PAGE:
“That doesn’t mean individual people in the party have not overstepped the mark, and we need to deal with that. But racism in general is on the rise, and it has started to bubble up everywhere. The mood in the world has changed.”

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She admits she has had some social media abuse from the Jewish community, including an allegation that she has “Jewish blood on her hands”. But, one week into the campaign, she is confident and enthusiastic that, at a minimum, she can persuade the voters of Hertsmere to dent Dowden’s majority, if not to topple him outright, if she explains policies clearly and sincerely.

Stephen Barrett, the Lib Dem candidate, is equally confident – although with different reasons. He, like other Lib Dems, is buoyed by his party’s good results in the May European elections, and has an interesting weapon in his appeal to the Jewish voters in Herts – his agent is former Board of Deputies treasurer Laurence Brass, once himself a candidate.

Lib Dem Stephen Barrett is unfazed by the mountain he must climb in the constituency

Barrett, just 28, belies his youthful looks with his work as a school business leader – the person responsible for everything that takes place in a school except for the teaching. For Barrett, a district councillor in St Albans and a native of Birmingham, that means dealing with 157 staff in his present school and a £16 million budget.

“I see the impact of my work on the kids,” he says. “I know I can make a difference to people’s lives.”

Making a difference is what Barrett aims to do in Hertsmere, and he is unfazed by the low vote for his Lib Dem predecessor in the 2017 election, who could only manage a rather woeful 2,794 votes – compared with Dowden’s 31,928.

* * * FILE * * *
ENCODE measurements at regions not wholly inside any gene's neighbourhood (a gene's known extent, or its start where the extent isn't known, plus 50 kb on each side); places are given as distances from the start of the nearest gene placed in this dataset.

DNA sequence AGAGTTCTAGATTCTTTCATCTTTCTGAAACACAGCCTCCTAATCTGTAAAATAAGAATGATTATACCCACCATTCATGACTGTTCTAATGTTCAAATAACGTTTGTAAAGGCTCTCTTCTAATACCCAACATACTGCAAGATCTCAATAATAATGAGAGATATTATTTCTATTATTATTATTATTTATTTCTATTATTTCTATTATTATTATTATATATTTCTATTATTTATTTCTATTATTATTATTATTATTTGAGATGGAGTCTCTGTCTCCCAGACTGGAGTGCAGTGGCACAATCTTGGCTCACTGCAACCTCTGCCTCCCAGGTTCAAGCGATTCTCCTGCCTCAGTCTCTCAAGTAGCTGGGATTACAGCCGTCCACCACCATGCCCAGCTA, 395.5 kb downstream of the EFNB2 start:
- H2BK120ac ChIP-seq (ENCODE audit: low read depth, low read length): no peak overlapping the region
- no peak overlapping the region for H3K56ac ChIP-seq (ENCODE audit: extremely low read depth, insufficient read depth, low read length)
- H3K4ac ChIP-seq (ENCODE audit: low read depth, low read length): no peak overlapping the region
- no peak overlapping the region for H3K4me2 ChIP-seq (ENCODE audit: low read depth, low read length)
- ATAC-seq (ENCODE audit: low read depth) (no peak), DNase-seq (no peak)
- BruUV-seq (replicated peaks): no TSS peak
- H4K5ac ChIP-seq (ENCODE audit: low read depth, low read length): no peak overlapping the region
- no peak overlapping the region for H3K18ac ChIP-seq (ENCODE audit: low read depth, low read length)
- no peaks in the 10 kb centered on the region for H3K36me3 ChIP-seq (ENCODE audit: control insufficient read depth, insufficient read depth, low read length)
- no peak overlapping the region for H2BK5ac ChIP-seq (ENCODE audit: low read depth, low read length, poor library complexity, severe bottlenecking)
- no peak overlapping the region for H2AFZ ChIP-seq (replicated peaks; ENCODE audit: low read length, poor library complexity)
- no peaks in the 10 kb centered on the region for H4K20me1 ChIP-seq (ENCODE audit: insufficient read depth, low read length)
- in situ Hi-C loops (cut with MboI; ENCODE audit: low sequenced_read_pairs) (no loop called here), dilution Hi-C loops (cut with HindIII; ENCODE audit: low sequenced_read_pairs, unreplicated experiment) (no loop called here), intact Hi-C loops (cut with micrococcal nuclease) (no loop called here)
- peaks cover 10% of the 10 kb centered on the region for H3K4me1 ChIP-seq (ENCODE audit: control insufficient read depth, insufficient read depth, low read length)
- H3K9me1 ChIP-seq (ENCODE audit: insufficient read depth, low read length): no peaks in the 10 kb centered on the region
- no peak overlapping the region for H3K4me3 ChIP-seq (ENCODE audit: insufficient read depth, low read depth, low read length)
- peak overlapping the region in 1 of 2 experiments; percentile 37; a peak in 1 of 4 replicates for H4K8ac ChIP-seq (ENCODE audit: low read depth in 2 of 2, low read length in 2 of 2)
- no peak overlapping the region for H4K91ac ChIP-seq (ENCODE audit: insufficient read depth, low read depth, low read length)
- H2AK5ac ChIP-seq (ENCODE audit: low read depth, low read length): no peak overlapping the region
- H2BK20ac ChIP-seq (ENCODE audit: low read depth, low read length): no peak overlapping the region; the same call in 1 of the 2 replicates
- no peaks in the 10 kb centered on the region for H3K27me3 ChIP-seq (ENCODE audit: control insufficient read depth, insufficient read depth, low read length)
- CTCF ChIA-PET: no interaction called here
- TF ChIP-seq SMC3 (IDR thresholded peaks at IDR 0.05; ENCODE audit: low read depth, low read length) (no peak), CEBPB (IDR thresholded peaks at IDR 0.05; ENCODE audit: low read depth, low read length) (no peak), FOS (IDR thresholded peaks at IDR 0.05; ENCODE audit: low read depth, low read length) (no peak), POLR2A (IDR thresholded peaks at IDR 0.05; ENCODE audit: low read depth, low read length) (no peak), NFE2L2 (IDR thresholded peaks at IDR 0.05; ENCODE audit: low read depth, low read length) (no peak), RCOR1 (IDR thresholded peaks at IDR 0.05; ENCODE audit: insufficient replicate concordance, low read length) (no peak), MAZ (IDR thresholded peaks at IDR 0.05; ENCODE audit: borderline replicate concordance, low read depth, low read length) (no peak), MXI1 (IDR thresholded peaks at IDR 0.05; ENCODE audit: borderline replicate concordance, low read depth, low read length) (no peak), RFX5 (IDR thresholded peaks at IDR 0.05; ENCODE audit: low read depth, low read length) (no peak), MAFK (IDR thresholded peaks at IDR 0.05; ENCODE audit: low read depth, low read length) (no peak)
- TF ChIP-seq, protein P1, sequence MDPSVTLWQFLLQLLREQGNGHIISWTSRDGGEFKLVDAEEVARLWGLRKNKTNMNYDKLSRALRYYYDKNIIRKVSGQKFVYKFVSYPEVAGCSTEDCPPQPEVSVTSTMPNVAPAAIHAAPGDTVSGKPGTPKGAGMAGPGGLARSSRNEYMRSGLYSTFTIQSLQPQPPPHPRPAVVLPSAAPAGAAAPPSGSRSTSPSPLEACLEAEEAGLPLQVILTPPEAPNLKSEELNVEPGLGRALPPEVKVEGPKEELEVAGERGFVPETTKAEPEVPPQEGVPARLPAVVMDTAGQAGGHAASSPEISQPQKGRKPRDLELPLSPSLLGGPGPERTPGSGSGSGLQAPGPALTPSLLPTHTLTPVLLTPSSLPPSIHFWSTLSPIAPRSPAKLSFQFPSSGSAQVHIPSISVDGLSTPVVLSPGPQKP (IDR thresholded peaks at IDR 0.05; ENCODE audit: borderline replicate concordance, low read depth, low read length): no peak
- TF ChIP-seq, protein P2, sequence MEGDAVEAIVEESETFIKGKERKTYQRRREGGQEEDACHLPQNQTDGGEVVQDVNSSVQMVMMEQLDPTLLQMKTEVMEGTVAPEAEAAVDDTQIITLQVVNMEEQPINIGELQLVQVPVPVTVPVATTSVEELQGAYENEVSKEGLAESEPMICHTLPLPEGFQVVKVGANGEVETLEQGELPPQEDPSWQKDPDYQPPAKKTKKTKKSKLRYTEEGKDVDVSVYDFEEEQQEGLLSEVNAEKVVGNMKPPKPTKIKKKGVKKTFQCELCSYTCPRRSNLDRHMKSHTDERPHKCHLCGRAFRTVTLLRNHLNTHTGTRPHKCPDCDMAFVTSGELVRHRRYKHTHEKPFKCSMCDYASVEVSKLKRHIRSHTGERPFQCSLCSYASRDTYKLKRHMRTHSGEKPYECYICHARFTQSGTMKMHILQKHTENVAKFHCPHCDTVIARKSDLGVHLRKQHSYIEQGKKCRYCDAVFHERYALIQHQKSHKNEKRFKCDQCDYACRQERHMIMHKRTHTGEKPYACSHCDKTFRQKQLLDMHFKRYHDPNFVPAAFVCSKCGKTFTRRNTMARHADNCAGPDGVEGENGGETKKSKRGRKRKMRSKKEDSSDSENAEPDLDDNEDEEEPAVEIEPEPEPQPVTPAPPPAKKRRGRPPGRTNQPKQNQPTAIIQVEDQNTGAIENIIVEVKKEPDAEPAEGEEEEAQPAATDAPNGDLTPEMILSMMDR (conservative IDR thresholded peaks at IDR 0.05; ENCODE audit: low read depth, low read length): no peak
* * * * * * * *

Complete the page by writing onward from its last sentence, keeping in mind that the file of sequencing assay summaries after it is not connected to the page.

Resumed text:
His confidence comes from the peculiarity of this particular election. “This is the most extraordinary election we have ever faced. All the normal voting conventions are completely out of the window, and people are abandoning their usual party loyalties in such waves that it’s incredible,” he explains. “There is a strong Lib Dem surge happening, and people are crying out for something new and fresh.”

Out of the three main candidates, Barrett clearly knows the least about the Jewish community, but says he is “learning very quickly”. Out canvassing, he identifies readily the Jewish households and says his views “align naturally with those of Jewish voters” on key issues such as faith schools, security and shechita.

He has been invited to meet the sixth form at Yavneh College and has joined the Liberal Democrat Friends of Israel. He has not visited the Jewish state, but says he would “relish the opportunity” to do so.

Hertsmere’s Conservative incumbent Oliver Dowden, pictured at the Western Wall

On Brexit, Barrett says the reaction he is getting is “please stop this madness”, and is “absolutely convinced that it can be stopped”.

But Dowden, 41, former special adviser and deputy chief of staff to David Cameron, though himself once a Remainer, believes the opposite. He says “the overwhelming feeling from all my constituents is that we should get Brexit done”, and that the task now is “to ensure we leave the EU in a smooth and orderly fashion”.

Dowden is chair of the All-Party Parliamentary Group for British Jews, and reels off a list of his Jewish-related input: “a member of Conservative Friends of Israel, lobbied against the flying of Hezbollah flags, involved with Mitzvah Day, lobbied for a new primary school for Yavneh College, attended the Enough is Enough rally…”

In other words, Dowden, held by many to be an astute political operator, has done his homework and has engaged closely with the Jewish community. Although he says he takes nothing for granted, Dowden sounds confident that on 13 December he will be the MP for Hertsmere.